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    I used to use a plastic grocery bag at the table. Stick the handle/loop through the gap between wood slats, stick a twig in the handle perpendicular to the wood slats; let the bag hang under the table. It was used for empty individual coffee foils, dental floss, etc. Problem was, when I'd hoist the food up after the meal, I'd always forget the "garbage" - especially if there was teeth flossing at the end of the day. So I started bringing a wide twist lid plastic container that used to hold electrolyte power. It's large enough to hold my trash and after five outings, no critter has been able to open it. I do store it away from camp, often put it at the base of the tree where the food is hanging. But at least I don't have to lower the food to tie up some forgotten item. As long as I fold the pouches instead of just crush them up, I can get a full week of packaging in there - energy bar wrappers, coffee pouches, rice/mash potato toppings, etc. So I'm not carrying "empty space", It might hold the pre-apportioned oatmeal, nuts, dried fruit ziplock bags that hold breakfast. Rinsed foil bags go into a ziplock bag that goes into this small trash "can", so there is nothing wet that is exposed. As the breakfast bags and energy bars are consumed, there is more room for trash - balances out well.

    So it seems I'm okay with tossing a few coffee grounds (away from camp) - though a coffee plant itself might have a hard time growing in the PNW. We did have a coffee plant at home. After several years it was about as high as the ceiling and yielded five or six beans - which we crushed, roasted, and had our own "home grown" coffee.
     
  15. pawsplus

    pawsplus Paddler

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    Coffee grounds are supposed to be GOOD for plants. So you are probably doing the local flora a favor! :)
     
  16. Jasper

    Jasper Paddler

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    The whole purpose of the ''leave no trace" philosophy is to not upset the delicate balance of the ecosystems we recreate in. While a certain amount of coffee grounds can be beneficial to certain plants (by retaining water and providing carbon), this can benefit certain plants at the expense of others that need more acrid conditions. This in turn can have an effect on animal life that depends on these plants, etc, etc.

    As an example: fertilizer is good for plants, however it's runoff into our surface water has been linked to toxic algea blooms killing of millions of animals each year.
     
    Last edited: Mar 21, 2019
  17. designer

    designer Paddler

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    What if it was decaf?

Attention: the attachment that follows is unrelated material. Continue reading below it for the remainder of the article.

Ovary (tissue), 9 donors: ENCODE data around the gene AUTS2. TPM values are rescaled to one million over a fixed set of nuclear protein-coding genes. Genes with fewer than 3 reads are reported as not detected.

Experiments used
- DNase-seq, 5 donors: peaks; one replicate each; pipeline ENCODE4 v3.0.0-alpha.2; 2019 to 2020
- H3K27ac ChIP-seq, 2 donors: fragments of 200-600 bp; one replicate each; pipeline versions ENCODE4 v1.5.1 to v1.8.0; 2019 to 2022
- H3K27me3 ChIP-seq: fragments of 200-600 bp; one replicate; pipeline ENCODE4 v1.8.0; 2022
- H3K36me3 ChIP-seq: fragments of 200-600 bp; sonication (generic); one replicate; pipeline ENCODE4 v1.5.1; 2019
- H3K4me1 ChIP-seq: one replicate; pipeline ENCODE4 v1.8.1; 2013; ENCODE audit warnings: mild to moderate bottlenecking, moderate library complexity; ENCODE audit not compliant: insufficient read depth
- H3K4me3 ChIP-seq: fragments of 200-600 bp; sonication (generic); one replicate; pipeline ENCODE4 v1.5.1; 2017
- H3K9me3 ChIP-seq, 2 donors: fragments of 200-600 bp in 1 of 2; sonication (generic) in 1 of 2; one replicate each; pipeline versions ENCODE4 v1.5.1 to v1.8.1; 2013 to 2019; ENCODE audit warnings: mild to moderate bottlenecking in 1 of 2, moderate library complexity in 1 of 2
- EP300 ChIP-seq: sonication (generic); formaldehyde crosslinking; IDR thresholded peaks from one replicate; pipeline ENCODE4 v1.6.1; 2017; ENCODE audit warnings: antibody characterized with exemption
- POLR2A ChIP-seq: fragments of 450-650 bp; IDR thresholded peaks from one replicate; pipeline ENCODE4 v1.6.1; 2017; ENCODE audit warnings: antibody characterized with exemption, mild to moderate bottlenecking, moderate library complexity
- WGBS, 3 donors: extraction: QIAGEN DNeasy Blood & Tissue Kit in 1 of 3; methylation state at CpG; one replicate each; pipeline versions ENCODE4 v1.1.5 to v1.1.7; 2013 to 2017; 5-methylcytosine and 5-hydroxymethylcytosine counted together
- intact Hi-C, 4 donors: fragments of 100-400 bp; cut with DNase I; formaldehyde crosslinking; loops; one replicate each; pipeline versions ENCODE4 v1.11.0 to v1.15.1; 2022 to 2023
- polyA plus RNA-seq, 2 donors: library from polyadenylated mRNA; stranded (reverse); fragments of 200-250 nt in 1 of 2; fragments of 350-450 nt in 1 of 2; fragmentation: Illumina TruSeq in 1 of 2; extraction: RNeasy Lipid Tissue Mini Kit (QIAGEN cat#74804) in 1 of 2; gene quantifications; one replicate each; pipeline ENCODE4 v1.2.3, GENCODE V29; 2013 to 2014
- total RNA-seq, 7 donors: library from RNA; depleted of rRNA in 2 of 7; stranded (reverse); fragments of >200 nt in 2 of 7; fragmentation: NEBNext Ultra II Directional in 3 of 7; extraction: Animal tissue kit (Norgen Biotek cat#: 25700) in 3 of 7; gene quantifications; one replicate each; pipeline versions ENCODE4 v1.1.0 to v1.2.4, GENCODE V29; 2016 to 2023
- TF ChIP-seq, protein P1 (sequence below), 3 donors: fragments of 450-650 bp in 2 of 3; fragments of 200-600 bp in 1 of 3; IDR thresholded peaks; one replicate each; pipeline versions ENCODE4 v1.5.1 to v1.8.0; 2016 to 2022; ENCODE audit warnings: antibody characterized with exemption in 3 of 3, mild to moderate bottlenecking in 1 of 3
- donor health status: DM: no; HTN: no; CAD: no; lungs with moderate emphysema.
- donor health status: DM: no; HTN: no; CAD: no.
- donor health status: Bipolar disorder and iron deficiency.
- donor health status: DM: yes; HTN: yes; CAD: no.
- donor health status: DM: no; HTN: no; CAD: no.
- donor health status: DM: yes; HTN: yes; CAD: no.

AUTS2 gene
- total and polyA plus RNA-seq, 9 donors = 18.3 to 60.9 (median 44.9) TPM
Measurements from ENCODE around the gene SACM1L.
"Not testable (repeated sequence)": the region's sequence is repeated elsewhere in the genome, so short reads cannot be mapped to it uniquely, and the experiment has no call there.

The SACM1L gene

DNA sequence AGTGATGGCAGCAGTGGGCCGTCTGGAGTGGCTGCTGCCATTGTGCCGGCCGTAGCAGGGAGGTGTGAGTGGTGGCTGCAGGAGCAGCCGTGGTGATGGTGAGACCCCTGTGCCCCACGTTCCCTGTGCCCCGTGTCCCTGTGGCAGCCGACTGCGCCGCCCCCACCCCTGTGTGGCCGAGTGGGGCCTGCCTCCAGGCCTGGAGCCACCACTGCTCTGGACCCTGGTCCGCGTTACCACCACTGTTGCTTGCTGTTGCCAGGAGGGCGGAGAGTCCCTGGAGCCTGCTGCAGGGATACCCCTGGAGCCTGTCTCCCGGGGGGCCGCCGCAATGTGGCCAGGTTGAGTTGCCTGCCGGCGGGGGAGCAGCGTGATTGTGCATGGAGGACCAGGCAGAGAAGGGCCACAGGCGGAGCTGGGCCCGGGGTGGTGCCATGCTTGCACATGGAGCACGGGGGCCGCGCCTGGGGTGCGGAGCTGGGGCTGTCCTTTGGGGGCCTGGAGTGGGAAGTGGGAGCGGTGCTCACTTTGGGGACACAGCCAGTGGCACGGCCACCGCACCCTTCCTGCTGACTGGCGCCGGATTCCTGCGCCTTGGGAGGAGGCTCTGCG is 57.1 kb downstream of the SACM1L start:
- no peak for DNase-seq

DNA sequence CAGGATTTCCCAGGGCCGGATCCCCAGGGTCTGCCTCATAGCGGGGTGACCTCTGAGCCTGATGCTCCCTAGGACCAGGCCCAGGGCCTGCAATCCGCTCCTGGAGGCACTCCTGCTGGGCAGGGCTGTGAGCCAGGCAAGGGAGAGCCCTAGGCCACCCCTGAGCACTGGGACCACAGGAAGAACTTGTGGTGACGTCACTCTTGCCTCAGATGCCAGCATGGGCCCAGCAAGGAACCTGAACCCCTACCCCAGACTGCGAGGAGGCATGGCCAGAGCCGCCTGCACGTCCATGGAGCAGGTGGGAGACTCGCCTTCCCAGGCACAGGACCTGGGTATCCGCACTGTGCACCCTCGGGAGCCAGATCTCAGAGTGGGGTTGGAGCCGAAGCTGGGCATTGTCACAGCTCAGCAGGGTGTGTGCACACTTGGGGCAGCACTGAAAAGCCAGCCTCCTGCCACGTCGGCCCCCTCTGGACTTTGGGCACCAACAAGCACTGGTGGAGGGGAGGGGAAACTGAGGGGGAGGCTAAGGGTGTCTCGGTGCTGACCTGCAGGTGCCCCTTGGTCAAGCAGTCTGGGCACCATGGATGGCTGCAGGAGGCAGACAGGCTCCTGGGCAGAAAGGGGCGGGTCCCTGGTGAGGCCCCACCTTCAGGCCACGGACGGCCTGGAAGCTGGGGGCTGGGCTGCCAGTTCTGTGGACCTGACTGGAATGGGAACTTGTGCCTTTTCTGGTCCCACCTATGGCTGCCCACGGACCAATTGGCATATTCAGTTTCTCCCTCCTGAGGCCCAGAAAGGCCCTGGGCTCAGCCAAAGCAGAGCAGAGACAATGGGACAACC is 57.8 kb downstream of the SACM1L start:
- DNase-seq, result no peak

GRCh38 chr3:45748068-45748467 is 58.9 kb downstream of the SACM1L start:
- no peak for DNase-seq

18. paddler

    paddler Paddler

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    Had this exact same thought process and resigned myself to forgoing the fancy camp coffee to avoid the grounds issue. Then I was introduced to the aeropress at my inlaws. Takes a bit to figure it out to your tastes (I do not follow the original instructions. My variation - poor hot water, let stand for 30 seconds to allow grounds to wet out without stirring, then s l o w l y push plunger) but once you do the coffee's great. And the best part is the coffee grounds are compressed into a puck that is easy to eject into the receptacle of your choice. As I also supplement dried food with fresh additions I usually have some kind of organic garbage, including the grounds, that I collect in a double ziploc or screw top container and pack out for composting at home. My garbage is smaller and weighs less than the food it replaces so space is never an issue. Mostly it was figuring out a system that allowed me to feel comfortable storing my "garbage" with my food as it's all the same to an animal.
     
  19. Man in qajaq

    Man in qajaq Paddler

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    When this thread started I googled 'is coffee grounds good for my garden' and discovered that it has both for and against qualities.
    It seems a lot of grounds may have detrimental effects but moderation is the key.
    This does not transfer to the wild though. A few grounds dumped only once may not hurt but if everyone dumped them it may cause problems.
    The same goes for the landfills. If one person dumps their compostables in the trash may not make a difference but if everyone does it will. That's why we have compost programs. In the end, one person can make a difference.
    My view is to keep the wild wild.
    Everyone should adopt the leave no trace philosophy. YOU can set an example for others that will inspire them too. Let's keep the wilderness wild and balanced for future generations by not being selfish. 'I don't want to deal with my garbage so I'll just dump it here' is not the attitude we want to have while on our wilderness trips. Please take the view that your actions will determine the future and the consequences will affect others.
    Nature is our precious gift and we are fortunate to enjoy it. Let's keep it for future generations to enjoy also.